The Riflemen of the Ohio
"Then the feather indicates the presence of hostile Indians?" said Adam Colfax thoughtfully. "I know by your manner that you think so."
"I am sure of it," said Henry with great emphasis.
"You're right, no doubt. You always are. But look how strong our force is, men tried in toil and battle, and they are many! What have we to fear?"
He looked over his light-hearted host, and his blue eyes, usually so cold, kindled with warmth. One might search the world over, and not find a hardier band. Truly, what had he to fear?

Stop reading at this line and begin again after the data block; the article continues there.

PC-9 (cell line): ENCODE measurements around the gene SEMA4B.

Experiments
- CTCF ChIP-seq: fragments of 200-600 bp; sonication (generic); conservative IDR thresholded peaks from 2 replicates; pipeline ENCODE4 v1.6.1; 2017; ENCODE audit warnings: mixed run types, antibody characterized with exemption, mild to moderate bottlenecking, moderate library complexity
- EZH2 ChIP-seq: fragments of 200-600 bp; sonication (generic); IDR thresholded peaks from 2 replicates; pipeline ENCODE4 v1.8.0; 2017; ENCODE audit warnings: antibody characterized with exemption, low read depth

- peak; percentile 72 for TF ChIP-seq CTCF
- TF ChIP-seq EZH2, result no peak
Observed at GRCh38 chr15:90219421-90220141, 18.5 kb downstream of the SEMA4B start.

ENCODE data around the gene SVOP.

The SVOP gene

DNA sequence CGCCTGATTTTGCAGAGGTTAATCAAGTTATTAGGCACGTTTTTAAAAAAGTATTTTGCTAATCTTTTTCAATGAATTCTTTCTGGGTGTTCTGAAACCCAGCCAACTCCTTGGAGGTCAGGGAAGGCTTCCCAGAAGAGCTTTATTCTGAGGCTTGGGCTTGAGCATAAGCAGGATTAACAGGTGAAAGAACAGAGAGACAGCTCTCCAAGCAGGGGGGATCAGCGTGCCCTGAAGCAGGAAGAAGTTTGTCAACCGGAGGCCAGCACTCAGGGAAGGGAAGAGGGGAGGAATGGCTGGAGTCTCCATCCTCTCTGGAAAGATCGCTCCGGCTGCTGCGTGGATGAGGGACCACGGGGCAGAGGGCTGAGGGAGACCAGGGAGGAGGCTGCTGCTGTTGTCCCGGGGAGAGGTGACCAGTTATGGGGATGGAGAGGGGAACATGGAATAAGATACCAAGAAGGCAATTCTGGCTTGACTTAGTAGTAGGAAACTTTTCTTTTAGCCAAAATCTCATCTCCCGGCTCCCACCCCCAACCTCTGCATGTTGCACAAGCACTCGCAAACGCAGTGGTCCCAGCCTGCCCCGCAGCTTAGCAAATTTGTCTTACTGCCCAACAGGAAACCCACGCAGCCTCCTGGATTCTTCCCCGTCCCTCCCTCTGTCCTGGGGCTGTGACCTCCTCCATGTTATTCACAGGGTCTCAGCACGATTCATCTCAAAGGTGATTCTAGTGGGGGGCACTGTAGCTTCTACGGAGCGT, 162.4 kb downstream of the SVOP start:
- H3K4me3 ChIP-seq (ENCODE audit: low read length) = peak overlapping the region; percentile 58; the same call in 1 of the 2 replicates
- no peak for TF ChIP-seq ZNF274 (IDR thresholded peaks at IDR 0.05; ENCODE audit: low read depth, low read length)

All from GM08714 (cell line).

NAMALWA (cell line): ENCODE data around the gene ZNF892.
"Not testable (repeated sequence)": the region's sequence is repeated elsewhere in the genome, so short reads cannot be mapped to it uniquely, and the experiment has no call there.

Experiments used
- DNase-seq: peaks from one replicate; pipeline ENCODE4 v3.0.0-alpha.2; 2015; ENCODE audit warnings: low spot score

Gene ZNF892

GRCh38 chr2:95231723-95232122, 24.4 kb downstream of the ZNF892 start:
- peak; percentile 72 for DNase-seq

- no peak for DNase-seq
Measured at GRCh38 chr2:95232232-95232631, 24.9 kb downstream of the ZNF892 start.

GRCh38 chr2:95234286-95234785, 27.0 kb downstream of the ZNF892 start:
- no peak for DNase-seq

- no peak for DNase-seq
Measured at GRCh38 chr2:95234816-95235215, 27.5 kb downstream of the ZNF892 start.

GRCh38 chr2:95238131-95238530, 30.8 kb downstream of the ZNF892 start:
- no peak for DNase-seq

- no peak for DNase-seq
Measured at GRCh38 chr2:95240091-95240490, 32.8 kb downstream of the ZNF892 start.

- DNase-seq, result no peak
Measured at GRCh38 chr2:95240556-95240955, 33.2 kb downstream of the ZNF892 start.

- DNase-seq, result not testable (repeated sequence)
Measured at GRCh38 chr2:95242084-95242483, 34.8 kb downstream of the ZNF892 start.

Henry saw that the leader was not convinced, and he was not one to waste words. After all, what did he have to offer but a stray feather, carried by the wind?
"Dismiss your fears, my boy," said Adam Colfax cheerfully. "Think about something else. I want to send out a hunting party this afternoon. Will you lead it?"
"Of course," said Henry loyally. "I'll be ready whenever the